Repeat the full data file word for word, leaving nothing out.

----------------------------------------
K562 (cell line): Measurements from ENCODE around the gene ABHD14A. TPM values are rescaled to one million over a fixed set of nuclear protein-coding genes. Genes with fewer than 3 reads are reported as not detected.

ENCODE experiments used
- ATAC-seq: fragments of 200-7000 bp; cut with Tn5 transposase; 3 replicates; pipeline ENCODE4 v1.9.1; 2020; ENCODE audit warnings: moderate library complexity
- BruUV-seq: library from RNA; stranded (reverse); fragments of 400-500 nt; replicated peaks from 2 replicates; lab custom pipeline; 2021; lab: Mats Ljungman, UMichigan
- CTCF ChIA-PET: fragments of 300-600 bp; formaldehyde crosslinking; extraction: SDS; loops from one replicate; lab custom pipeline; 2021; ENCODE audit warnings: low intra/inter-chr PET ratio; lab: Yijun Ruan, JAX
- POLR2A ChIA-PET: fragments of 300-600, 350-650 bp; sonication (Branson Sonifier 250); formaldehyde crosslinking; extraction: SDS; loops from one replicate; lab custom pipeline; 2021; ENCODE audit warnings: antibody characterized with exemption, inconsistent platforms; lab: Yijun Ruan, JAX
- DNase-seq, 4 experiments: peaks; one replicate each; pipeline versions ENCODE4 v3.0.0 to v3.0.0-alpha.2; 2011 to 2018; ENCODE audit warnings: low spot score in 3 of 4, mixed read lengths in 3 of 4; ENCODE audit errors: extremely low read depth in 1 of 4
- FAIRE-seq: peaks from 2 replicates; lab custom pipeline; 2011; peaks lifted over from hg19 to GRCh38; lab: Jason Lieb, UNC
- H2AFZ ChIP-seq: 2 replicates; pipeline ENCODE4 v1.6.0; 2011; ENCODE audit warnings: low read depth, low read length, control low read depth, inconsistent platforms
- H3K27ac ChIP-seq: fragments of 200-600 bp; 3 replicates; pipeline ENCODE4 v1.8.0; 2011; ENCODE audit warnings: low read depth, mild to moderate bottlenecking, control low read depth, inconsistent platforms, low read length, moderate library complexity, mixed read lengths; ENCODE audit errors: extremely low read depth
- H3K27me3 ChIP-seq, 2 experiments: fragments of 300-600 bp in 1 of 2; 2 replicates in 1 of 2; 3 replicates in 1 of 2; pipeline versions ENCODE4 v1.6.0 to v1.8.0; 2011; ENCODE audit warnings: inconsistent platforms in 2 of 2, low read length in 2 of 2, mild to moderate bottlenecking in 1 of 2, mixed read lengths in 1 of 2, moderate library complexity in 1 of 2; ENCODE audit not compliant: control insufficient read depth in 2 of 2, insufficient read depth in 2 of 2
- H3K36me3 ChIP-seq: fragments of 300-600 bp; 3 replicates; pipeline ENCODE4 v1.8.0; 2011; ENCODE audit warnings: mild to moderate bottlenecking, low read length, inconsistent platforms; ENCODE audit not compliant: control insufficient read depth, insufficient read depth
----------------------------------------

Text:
K562 (cell line): Measurements from ENCODE around the gene ABHD14A. TPM values are rescaled to one million over a fixed set of nuclear protein-coding genes. Genes with fewer than 3 reads are reported as not detected.

ENCODE experiments used
- ATAC-seq: fragments of 200-7000 bp; cut with Tn5 transposase; 3 replicates; pipeline ENCODE4 v1.9.1; 2020; ENCODE audit warnings: moderate library complexity
- BruUV-seq: library from RNA; stranded (reverse); fragments of 400-500 nt; replicated peaks from 2 replicates; lab custom pipeline; 2021; lab: Mats Ljungman, UMichigan
- CTCF ChIA-PET: fragments of 300-600 bp; formaldehyde crosslinking; extraction: SDS; loops from one replicate; lab custom pipeline; 2021; ENCODE audit warnings: low intra/inter-chr PET ratio; lab: Yijun Ruan, JAX
- POLR2A ChIA-PET: fragments of 300-600, 350-650 bp; sonication (Branson Sonifier 250); formaldehyde crosslinking; extraction: SDS; loops from one replicate; lab custom pipeline; 2021; ENCODE audit warnings: antibody characterized with exemption, inconsistent platforms; lab: Yijun Ruan, JAX
- DNase-seq, 4 experiments: peaks; one replicate each; pipeline versions ENCODE4 v3.0.0 to v3.0.0-alpha.2; 2011 to 2018; ENCODE audit warnings: low spot score in 3 of 4, mixed read lengths in 3 of 4; ENCODE audit errors: extremely low read depth in 1 of 4
- FAIRE-seq: peaks from 2 replicates; lab custom pipeline; 2011; peaks lifted over from hg19 to GRCh38; lab: Jason Lieb, UNC
- H2AFZ ChIP-seq: 2 replicates; pipeline ENCODE4 v1.6.0; 2011; ENCODE audit warnings: low read depth, low read length, control low read depth, inconsistent platforms
- H3K27ac ChIP-seq: fragments of 200-600 bp; 3 replicates; pipeline ENCODE4 v1.8.0; 2011; ENCODE audit warnings: low read depth, mild to moderate bottlenecking, control low read depth, inconsistent platforms, low read length, moderate library complexity, mixed read lengths; ENCODE audit errors: extremely low read depth
- H3K27me3 ChIP-seq, 2 experiments: fragments of 300-600 bp in 1 of 2; 2 replicates in 1 of 2; 3 replicates in 1 of 2; pipeline versions ENCODE4 v1.6.0 to v1.8.0; 2011; ENCODE audit warnings: inconsistent platforms in 2 of 2, low read length in 2 of 2, mild to moderate bottlenecking in 1 of 2, mixed read lengths in 1 of 2, moderate library complexity in 1 of 2; ENCODE audit not compliant: control insufficient read depth in 2 of 2, insufficient read depth in 2 of 2
- H3K36me3 ChIP-seq: fragments of 300-600 bp; 3 replicates; pipeline ENCODE4 v1.8.0; 2011; ENCODE audit warnings: mild to moderate bottlenecking, low read length, inconsistent platforms; ENCODE audit not compliant: control insufficient read depth, insufficient read depth